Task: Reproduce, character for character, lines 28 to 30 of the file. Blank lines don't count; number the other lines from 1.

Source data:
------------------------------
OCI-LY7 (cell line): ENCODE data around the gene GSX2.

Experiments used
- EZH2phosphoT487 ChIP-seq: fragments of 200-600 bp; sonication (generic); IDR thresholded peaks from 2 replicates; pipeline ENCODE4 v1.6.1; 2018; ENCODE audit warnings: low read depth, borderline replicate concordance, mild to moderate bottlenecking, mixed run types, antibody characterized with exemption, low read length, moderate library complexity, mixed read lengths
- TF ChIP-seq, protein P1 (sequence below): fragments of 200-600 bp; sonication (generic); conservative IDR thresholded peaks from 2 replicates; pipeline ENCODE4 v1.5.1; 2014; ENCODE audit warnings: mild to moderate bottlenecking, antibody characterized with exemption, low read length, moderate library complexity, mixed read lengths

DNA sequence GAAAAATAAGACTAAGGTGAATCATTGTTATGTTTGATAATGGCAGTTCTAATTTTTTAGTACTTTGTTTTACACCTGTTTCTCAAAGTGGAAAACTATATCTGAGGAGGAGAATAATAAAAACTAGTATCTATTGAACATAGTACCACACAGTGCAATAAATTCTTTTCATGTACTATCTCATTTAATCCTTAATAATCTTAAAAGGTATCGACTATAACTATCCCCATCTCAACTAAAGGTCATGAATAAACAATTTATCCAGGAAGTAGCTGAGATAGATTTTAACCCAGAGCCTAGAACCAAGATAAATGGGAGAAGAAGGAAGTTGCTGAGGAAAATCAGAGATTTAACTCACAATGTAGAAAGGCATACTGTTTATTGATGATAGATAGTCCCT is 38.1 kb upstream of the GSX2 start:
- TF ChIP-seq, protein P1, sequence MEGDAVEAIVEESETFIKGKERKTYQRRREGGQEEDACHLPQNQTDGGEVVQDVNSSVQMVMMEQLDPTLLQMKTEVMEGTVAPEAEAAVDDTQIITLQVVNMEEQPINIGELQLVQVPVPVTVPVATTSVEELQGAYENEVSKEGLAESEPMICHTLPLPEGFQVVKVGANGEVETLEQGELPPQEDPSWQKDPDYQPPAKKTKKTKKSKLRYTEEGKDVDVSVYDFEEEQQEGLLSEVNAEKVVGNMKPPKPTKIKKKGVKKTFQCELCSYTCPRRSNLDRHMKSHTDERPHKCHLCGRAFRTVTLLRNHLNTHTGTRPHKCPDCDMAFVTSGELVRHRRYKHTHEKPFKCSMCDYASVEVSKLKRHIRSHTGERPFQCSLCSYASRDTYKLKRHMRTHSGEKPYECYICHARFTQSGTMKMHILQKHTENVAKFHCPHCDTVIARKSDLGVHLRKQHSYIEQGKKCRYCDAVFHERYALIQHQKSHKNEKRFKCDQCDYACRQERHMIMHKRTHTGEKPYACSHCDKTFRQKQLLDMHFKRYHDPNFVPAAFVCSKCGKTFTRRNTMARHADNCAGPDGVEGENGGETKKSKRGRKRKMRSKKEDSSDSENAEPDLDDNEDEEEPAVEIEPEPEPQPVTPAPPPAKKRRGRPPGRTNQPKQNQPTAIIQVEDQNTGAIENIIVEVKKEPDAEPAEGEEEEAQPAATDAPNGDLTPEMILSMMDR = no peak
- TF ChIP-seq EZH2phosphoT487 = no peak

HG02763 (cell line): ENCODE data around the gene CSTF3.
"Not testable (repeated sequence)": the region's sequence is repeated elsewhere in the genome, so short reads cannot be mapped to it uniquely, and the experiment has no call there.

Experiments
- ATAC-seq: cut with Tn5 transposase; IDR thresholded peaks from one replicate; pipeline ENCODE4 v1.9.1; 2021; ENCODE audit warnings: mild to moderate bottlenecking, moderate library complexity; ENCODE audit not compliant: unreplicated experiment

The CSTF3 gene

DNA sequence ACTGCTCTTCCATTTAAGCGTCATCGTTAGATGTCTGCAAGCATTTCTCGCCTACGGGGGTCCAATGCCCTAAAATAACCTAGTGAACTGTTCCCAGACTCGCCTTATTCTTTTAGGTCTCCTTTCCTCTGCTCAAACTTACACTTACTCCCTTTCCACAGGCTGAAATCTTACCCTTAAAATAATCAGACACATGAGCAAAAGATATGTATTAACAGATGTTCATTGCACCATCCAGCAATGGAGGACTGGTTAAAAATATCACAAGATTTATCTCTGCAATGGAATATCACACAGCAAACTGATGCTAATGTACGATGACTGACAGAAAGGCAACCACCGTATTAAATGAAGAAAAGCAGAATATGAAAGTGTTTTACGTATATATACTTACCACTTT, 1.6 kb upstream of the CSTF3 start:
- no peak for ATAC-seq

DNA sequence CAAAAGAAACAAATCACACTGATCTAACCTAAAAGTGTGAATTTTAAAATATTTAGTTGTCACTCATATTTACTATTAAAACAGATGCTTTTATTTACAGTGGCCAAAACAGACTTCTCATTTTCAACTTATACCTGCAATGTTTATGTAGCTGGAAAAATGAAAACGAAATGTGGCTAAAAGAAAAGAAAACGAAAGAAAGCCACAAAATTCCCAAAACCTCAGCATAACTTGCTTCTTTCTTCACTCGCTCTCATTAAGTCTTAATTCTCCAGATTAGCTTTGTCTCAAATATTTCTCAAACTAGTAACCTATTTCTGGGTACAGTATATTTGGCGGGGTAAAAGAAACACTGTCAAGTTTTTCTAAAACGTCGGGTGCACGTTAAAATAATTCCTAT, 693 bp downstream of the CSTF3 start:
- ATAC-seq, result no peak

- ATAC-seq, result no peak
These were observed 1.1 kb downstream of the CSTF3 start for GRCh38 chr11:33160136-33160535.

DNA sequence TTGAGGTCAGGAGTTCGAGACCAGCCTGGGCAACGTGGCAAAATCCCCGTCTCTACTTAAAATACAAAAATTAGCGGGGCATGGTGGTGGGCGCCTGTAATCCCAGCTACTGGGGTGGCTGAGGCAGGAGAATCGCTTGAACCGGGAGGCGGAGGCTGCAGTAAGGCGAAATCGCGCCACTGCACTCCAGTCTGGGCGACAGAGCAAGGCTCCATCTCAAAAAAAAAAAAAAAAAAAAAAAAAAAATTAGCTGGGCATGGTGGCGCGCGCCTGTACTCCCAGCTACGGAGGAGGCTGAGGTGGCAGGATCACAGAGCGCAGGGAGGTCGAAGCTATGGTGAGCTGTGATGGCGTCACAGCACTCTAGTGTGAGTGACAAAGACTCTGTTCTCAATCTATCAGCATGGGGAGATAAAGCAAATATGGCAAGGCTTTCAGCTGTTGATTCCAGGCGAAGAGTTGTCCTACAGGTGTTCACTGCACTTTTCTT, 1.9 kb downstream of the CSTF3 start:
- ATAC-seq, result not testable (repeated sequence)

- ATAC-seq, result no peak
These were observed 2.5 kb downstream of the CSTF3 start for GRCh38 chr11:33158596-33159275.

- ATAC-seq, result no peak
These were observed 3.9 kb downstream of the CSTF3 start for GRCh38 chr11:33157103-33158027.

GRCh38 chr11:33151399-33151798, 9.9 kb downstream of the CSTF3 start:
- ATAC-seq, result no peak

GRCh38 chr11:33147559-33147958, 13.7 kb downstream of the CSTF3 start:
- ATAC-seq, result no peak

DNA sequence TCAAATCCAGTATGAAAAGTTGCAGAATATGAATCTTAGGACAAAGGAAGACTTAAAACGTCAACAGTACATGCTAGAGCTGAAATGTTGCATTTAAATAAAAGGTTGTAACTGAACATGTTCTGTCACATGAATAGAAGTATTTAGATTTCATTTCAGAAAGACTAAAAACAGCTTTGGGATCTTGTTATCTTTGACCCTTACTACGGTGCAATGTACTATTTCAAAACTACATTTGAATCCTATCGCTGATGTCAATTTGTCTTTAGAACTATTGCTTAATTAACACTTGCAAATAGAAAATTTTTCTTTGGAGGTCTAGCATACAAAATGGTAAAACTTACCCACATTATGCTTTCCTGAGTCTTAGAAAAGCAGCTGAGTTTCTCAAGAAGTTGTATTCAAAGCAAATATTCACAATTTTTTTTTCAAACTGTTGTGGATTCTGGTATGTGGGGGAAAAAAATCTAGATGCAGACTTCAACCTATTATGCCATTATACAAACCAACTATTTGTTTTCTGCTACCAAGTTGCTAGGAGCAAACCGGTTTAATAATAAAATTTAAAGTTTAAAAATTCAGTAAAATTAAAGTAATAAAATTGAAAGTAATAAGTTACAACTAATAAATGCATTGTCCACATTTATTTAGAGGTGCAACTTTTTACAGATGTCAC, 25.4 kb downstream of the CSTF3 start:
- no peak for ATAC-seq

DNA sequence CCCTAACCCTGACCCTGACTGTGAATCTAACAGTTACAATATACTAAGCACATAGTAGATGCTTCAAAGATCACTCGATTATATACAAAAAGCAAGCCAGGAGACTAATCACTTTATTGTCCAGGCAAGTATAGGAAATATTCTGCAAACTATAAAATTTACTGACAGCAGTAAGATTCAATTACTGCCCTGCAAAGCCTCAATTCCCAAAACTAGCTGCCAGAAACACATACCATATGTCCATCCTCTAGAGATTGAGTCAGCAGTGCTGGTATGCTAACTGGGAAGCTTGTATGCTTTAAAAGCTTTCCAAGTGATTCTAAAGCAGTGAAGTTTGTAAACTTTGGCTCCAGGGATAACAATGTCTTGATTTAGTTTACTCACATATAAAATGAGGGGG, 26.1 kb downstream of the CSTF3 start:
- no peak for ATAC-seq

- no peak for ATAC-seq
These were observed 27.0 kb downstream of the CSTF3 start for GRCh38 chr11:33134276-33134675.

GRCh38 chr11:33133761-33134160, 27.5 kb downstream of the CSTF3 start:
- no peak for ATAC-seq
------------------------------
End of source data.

- ATAC-seq, result no peak

DNA sequence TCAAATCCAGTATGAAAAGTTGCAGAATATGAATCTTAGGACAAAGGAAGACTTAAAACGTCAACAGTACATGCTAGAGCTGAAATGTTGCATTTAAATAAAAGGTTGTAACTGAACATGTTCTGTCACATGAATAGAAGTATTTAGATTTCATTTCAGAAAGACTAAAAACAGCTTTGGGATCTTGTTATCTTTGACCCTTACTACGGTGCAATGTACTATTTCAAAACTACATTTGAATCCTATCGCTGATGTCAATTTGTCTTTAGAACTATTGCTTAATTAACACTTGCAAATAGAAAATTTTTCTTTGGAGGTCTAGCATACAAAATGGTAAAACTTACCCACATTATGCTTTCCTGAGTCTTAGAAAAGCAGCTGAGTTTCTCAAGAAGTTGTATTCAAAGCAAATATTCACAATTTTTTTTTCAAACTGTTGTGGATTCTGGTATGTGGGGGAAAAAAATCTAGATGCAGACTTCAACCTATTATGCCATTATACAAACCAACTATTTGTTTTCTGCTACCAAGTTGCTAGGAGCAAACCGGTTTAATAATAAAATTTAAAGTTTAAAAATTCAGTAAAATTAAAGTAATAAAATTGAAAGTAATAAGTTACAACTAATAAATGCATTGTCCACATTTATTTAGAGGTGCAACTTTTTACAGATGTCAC, 25.4 kb downstream of the CSTF3 start:
- no peak for ATAC-seq